In that connection it has been observed that when applying an exposure of short duration (exposure time preferably not higher than second) the gelatin-containing recording layer may stand in contact with the lightabsorbing markings of the original during that exposure. Although the said markings are thus in some degree in heat-conducting relationship with the gelatin layer, they do not elfectively heat the gelatin. So, it is apparent that the recording method is not dependent in any way on the extent of contact between the original to be recorded and the gelatin-containing layer during exposure.
According to an embodiment, wherein heat transfer during the exposure from the image-markings of the original to the recording layer is practically completely excluded, between the recording layer and the said markings a poorly heat-conductive material, e.g. a paper support or resin layer or support is arranged.
In the applied reflectographic exposure technique said layer or support of course has to be transparent for the copying light.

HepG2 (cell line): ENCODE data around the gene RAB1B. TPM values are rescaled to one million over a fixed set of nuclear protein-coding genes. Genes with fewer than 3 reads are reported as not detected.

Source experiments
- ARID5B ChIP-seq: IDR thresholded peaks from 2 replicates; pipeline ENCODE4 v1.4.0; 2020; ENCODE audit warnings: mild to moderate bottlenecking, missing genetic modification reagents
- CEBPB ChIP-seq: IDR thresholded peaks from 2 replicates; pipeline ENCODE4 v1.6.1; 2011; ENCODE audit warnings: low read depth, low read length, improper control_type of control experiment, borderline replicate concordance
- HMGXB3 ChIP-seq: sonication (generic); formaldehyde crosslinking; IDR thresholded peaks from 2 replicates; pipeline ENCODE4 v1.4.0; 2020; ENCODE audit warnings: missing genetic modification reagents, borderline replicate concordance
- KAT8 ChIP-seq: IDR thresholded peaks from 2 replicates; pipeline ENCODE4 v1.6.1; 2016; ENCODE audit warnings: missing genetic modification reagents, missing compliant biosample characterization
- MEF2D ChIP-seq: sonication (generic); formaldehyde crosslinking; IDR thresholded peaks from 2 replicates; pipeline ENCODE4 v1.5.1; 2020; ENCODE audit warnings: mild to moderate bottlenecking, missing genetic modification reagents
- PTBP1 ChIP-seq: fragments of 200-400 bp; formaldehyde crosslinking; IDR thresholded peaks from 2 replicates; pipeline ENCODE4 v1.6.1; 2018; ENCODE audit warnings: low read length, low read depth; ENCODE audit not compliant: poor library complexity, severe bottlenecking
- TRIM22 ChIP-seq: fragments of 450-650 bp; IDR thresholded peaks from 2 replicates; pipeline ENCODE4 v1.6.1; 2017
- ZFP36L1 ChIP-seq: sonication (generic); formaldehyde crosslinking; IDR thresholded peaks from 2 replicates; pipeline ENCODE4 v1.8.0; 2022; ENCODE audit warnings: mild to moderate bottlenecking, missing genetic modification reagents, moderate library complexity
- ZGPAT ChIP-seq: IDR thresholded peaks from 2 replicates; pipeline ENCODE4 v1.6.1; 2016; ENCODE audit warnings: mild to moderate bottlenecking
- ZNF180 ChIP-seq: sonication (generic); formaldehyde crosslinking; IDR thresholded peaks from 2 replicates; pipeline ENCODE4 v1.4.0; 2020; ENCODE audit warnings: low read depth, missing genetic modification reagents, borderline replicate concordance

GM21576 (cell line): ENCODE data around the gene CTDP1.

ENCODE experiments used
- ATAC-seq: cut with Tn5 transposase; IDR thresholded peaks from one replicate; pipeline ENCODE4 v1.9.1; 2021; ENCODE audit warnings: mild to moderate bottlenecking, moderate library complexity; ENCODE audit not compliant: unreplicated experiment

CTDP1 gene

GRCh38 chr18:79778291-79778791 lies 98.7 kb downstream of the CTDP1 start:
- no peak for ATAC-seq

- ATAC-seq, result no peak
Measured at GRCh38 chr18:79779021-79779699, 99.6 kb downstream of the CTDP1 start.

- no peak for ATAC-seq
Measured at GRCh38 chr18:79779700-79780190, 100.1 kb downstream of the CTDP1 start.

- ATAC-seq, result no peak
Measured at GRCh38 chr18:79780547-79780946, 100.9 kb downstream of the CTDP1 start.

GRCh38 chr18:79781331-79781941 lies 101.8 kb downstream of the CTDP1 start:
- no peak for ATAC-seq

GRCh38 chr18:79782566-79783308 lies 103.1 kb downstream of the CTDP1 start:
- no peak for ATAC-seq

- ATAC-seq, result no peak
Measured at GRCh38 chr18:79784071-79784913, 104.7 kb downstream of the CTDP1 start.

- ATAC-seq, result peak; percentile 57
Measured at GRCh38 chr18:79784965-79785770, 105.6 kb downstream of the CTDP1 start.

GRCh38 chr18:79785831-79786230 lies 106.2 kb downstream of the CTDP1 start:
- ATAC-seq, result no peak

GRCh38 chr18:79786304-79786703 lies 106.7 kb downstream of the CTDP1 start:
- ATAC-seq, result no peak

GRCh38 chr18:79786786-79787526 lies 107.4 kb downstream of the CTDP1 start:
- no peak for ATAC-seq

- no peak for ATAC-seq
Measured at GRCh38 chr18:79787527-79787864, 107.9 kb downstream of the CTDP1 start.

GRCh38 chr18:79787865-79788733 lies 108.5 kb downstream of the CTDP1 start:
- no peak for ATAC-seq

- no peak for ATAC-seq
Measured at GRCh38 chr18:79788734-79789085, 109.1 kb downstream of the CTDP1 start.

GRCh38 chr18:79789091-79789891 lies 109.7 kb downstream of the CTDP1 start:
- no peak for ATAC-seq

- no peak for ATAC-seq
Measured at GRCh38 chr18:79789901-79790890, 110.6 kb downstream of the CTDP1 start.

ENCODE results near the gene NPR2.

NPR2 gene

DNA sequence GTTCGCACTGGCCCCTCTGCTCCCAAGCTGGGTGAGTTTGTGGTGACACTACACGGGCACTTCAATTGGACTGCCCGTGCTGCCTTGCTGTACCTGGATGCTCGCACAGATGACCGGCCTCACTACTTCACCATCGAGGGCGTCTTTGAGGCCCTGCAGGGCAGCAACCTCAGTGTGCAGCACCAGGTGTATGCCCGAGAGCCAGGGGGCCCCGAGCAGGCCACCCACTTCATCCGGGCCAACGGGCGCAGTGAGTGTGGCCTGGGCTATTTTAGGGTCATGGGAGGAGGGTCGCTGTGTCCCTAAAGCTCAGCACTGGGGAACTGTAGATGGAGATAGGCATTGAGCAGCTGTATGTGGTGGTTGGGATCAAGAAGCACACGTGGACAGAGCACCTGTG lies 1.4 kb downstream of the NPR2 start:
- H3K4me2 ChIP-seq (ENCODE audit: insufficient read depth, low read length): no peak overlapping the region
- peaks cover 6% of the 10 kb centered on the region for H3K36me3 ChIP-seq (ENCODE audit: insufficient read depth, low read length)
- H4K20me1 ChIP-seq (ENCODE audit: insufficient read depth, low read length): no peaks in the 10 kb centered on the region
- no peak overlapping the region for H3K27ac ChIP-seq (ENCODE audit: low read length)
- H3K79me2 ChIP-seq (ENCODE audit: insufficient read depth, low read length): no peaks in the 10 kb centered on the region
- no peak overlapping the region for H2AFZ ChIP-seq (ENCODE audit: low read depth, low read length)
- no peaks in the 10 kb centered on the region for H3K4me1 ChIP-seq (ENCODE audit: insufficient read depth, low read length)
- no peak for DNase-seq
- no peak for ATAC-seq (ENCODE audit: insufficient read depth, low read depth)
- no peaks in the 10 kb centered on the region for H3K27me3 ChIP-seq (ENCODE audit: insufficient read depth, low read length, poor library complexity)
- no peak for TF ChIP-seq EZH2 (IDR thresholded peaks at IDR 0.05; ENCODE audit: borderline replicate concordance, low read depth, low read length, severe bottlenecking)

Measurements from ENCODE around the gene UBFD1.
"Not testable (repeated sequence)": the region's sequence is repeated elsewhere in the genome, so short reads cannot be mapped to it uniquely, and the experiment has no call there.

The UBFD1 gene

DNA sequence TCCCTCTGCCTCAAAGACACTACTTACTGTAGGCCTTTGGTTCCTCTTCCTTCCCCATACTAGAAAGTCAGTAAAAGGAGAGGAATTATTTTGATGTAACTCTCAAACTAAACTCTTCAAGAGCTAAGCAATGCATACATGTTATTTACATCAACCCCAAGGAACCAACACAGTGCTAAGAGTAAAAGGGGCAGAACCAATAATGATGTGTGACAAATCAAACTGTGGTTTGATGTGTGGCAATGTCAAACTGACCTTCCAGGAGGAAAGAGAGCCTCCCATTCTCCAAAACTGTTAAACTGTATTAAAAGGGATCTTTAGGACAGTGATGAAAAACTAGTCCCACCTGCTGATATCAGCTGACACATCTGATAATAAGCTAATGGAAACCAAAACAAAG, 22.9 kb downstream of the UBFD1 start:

An increase in temperature of the gelatin of between 50 and 200 C. causes a substantial increase in the tendency of the gelatin to swell in water. Before being heated the gelatin exists in gel state whereas by heating the gelatin structure is changed in a structure similar to that of a sol-dried gelatin, i.e. a gelatin dried at a temperature higher than 35 -40 C.
The differential swelling tendency of the gelatin layer can be observed directly when moistening the layer with water. The swelling tendency of the gelatin varies with the hardening degree. After the exposure a substantially unhardened gelatin layer will have regions which can be washed away completely by water at 25 C. and will provide transfer images of gelatin. After a similar exposure a layer of gelatin hardened in known way will show the increased swelling tendency only as a difference in the rate of swelling between the areas heated by the reflected light that is absorbed and those not, or negligibly, struck by reflected light. This may be illustrated by immersing the gelatin layer in an aqueous solution of a dye for only a few seconds, which results in a preferential absorption of the dye solution into the heated portions, thus producing a dye image.
According to several embodiments hectographic printing masters can be formed by using a gelatin relief image produced as described above.